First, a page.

Restaurant review: Plantain Café
You can have it made in the shade now that Plantain Cafe serves its righteous Cuban-style food on an awning-covered, three-table patio. That's where I recently positioned myself while sipping some citrusy and refreshingly dry white sangria from a stemless wine glass ($7; there's also a small beer list that includes $4 Coronas and Pacificos) as I pretended I was somewhere tropical.
That silly illusion is more easily clung to inside the cute little restaurant, aided by Plantain's excellent music, sultry Havana street-scene photographs, lemon-and-lime-colored walls and believable grub. It'd been a while since I'd dined there (too long), so a few menu items were new to me.
Two of these are attractive three-bite starters called Plantain Rolls. Looking like Cuban sushi, they're flavorful, garlic-kissed black beans and rice enveloped in rings of crispy plantain chips topped by either juicy pulled pork with a dab of mustard (Lechon, $3.75) or pot-roasty beef (Ropa Vieja, $3.95). Though I might give the edge to the beef, both are delicious if somewhat unwieldy to eat.
I had no problem polishing off another relative newcomer to the menu, Plantain's Fried Chicken ($11.75). Here, "fried chicken" translates into a plate of the best chicken nuggets around. Encased in crackery, thickish and black peppery jackets were super-juicy and tender bits of white meat infused with the flavor of fresh lime. As with all entrees, good and soupy black beans ladled over white rice plus fried sweet plantains (i.e. "maduros") provide strong accompaniment.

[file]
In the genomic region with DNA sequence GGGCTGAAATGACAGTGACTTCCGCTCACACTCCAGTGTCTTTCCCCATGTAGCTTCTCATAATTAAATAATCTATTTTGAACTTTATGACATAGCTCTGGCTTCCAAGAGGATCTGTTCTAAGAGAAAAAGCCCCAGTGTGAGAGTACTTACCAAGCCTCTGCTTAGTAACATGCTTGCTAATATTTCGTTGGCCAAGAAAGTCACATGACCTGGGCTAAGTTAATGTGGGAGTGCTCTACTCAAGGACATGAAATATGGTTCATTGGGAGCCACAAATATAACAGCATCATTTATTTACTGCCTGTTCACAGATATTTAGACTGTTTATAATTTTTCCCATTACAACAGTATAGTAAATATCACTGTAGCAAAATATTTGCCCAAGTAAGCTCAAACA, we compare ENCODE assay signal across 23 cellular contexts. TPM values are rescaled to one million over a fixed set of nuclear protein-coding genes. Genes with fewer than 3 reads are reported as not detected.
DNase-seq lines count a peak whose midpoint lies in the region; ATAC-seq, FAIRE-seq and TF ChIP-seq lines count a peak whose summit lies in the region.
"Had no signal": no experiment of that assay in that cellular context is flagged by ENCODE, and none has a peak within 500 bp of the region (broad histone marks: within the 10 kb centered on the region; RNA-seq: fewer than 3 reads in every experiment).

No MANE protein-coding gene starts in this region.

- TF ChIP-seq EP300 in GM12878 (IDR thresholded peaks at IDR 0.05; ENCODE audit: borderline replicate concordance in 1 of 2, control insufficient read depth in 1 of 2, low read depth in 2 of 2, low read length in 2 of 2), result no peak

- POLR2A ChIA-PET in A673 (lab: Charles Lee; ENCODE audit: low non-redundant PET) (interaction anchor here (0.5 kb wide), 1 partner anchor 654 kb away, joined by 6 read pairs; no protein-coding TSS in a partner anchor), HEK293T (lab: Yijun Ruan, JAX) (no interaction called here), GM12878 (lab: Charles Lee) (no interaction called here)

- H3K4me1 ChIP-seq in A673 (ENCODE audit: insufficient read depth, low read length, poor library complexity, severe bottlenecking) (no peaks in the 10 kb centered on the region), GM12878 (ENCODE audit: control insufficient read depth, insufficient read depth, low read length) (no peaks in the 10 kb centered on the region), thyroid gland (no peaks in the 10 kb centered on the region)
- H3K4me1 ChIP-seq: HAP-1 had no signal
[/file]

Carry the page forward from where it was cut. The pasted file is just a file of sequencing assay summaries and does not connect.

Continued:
Those sides reappeared with the Seafood Plate ($12.25). This OK entree featured a simply cooked and simply seasoned tilapia fillet (nothing more exotic than paprika) and four clean-tasting, deep-fried butterflied shrimp a bit lost in heavy breading.
Vaca Frita ($11.75; think pan-fried pot roast strands and onions) is an old Plantain favorite, and though a recent rendition was oily and a tad chewy, it still had wonderful flavor. An appreciated splash of lime juice ignited its soulful charm and cut its richness some.
Served with long, thin and crispy plantain chips (i.e. "mariquitas"), the Cuban sandwich ($10) is another Plantain golden oldie, and with good reason. A properly toasted and smashed - therefore flavor intensified - sub-like roll held deli ham, obviously house-roasted pulled pork, melted Swiss cheese plus pickles and mustard. If the ensemble comes off a little dry (it can happen), just ask for more pickles and mustard.
Plantain's colorful Burrito Bowls allow diners to spear through its lively parade of flavors a la a salad. Topped with squiggles of sour cream and pureed avocado, the pleasant chicken version ($10.25) combines this place's good-if-ubiquitous rice and beans with sprinkled cilantro, diced tomatoes, grated orange cheese, the occasional cabbage leaf and corn kernel plus plenty of tangy, cumin-scented, spice-rubbed poultry chunks.
I recommend you end your meal here with egg on your face - or at least in it - by ripping into Plantain's formidably crafted, wiggly and custardy homemade flan ($5.25). This burnt sugar syrup-anointed treat - which is big enough for sharing (unless I'm eating it) - is best enjoyed with a Cafe con Leche ($4; aka Cuban coffee, aka sweet Cuban espresso). With fare like that, Gay Street momentarily seemed closer to a dreamy Caribbean seascape than it obviously is.
77 E. Gay St., Downtown